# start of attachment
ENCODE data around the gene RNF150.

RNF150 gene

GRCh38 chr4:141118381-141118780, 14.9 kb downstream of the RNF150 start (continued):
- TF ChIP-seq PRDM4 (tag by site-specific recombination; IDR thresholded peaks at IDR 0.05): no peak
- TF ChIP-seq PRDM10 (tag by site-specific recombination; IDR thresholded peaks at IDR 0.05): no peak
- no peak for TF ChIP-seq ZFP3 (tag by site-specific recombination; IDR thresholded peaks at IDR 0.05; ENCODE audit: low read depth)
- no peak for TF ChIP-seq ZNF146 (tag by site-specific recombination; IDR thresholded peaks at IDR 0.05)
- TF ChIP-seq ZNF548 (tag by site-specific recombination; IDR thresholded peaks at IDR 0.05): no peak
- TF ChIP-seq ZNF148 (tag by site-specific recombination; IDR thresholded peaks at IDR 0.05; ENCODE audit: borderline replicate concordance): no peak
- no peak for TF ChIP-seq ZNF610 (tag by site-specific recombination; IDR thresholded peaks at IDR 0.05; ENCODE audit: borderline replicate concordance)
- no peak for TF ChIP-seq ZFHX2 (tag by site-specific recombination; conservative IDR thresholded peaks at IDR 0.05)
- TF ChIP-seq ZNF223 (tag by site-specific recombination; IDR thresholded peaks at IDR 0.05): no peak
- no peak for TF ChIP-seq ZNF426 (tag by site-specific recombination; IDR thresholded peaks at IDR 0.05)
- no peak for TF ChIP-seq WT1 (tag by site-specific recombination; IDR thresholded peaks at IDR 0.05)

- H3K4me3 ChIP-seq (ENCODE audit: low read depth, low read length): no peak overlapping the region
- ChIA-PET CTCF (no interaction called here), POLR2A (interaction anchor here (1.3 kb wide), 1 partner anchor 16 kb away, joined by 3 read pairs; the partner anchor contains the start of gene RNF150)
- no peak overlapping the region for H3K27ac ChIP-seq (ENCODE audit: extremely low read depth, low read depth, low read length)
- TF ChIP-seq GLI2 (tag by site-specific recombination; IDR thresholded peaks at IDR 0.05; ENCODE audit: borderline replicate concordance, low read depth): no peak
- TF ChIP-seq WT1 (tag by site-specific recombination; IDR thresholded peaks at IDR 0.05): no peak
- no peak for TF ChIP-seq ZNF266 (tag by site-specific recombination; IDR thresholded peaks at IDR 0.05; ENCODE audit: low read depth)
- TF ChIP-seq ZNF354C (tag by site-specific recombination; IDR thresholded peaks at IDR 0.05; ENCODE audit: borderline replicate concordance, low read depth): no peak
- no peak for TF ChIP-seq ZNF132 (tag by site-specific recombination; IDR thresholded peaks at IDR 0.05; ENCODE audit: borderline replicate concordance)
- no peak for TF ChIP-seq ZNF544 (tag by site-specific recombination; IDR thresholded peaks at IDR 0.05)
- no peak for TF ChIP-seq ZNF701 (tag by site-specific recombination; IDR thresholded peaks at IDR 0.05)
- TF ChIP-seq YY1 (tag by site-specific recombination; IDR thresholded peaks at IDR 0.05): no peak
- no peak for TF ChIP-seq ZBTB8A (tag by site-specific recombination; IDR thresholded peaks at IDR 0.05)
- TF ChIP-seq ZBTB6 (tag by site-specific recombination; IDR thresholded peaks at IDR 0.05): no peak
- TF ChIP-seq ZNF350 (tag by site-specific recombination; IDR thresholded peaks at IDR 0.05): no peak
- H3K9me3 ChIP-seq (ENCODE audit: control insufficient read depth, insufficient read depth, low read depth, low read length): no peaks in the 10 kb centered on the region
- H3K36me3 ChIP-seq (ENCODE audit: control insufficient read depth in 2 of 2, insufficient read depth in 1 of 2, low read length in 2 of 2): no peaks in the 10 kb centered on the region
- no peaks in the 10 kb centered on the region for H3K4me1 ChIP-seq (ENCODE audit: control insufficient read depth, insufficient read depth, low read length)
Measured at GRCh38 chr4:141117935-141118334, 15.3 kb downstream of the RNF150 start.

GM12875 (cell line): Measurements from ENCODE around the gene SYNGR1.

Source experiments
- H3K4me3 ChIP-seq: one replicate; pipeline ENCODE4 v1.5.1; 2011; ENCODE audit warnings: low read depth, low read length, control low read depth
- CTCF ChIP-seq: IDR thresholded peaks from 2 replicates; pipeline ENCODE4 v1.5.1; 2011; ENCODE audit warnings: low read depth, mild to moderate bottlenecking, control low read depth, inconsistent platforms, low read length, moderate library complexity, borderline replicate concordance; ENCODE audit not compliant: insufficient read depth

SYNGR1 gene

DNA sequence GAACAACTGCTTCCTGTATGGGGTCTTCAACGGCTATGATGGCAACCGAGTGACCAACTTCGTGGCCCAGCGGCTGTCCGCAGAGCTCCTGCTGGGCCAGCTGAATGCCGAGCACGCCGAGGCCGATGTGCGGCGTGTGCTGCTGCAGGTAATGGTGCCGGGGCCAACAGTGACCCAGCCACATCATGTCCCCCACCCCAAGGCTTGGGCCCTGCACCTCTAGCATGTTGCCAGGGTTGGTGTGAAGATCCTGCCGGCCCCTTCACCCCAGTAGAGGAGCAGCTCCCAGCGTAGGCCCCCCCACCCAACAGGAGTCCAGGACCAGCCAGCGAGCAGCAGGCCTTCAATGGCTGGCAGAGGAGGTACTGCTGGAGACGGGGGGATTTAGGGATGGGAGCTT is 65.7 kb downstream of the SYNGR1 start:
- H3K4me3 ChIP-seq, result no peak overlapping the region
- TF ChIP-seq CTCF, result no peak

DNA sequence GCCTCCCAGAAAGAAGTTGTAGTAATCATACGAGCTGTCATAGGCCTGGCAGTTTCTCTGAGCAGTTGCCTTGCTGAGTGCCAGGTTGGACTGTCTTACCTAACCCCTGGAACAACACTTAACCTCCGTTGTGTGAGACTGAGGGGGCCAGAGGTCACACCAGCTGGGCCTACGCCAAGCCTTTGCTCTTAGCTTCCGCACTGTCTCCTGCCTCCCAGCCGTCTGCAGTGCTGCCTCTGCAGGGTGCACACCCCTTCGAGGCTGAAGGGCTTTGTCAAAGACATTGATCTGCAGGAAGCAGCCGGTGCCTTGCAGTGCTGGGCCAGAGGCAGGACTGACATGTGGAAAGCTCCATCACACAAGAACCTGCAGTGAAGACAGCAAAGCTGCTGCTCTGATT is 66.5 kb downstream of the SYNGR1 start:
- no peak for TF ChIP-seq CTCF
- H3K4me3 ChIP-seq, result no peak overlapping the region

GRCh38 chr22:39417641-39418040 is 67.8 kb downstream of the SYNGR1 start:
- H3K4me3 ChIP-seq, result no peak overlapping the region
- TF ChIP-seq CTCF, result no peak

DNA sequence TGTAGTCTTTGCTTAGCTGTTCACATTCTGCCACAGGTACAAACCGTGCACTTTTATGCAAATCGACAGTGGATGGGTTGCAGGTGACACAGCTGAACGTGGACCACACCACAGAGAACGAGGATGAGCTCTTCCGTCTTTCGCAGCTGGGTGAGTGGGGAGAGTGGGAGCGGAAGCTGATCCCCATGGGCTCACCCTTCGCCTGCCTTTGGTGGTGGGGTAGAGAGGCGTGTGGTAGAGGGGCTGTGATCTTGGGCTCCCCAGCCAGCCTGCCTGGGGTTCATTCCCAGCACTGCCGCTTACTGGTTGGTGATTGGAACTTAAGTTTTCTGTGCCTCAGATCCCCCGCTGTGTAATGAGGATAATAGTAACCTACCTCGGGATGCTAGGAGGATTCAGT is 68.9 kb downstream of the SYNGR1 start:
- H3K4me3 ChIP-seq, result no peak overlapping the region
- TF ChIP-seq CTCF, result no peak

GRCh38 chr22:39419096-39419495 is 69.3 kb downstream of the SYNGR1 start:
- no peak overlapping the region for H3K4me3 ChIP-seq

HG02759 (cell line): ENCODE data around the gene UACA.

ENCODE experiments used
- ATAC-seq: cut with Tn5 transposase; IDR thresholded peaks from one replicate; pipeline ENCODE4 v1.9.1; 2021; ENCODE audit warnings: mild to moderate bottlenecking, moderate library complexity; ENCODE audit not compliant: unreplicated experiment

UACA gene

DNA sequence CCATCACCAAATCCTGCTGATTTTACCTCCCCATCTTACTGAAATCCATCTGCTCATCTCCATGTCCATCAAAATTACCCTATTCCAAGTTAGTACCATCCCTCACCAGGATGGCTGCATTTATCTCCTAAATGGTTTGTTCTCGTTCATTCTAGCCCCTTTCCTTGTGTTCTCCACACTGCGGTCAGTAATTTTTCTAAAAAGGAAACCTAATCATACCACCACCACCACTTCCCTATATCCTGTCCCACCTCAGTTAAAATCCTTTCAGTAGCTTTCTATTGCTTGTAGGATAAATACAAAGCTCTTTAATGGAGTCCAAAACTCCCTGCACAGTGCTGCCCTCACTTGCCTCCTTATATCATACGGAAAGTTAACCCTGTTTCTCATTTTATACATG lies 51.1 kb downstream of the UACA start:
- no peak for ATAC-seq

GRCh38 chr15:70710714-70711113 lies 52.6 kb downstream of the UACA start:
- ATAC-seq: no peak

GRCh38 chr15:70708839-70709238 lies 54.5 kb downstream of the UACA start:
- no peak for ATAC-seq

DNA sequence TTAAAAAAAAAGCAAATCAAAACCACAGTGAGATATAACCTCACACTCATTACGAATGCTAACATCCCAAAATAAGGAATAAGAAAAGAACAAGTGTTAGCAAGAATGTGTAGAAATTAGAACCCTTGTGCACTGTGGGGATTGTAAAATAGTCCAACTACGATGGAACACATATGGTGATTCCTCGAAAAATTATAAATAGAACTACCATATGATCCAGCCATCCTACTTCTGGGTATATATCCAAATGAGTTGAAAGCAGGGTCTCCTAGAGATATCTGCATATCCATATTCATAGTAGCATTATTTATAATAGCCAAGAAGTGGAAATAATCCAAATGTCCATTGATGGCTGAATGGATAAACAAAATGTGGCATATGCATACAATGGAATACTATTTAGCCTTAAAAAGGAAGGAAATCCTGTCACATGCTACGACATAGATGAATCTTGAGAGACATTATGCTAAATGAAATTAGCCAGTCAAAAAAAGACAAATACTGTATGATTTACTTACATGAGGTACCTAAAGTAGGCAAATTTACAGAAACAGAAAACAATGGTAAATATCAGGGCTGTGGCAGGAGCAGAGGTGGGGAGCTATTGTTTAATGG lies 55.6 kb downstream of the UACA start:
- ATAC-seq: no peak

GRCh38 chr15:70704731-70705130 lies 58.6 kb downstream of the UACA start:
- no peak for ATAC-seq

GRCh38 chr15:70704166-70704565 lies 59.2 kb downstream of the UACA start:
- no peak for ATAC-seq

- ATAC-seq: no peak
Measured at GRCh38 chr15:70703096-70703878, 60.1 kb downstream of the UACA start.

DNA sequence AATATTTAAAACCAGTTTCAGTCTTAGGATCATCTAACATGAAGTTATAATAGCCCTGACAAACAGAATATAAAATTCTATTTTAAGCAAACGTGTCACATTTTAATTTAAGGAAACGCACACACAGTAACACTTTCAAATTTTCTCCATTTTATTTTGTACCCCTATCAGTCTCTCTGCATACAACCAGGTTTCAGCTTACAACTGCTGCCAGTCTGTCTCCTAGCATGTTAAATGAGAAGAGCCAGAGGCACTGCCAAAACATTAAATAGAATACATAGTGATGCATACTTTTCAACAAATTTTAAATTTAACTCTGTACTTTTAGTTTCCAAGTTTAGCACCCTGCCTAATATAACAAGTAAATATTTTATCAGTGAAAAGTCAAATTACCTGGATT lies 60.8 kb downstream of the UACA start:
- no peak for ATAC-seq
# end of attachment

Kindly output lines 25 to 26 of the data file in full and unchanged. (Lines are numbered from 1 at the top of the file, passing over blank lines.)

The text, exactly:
- TF ChIP-seq YY1 (tag by site-specific recombination; IDR thresholded peaks at IDR 0.05): no peak
- no peak for TF ChIP-seq ZBTB8A (tag by site-specific recombination; IDR thresholded peaks at IDR 0.05)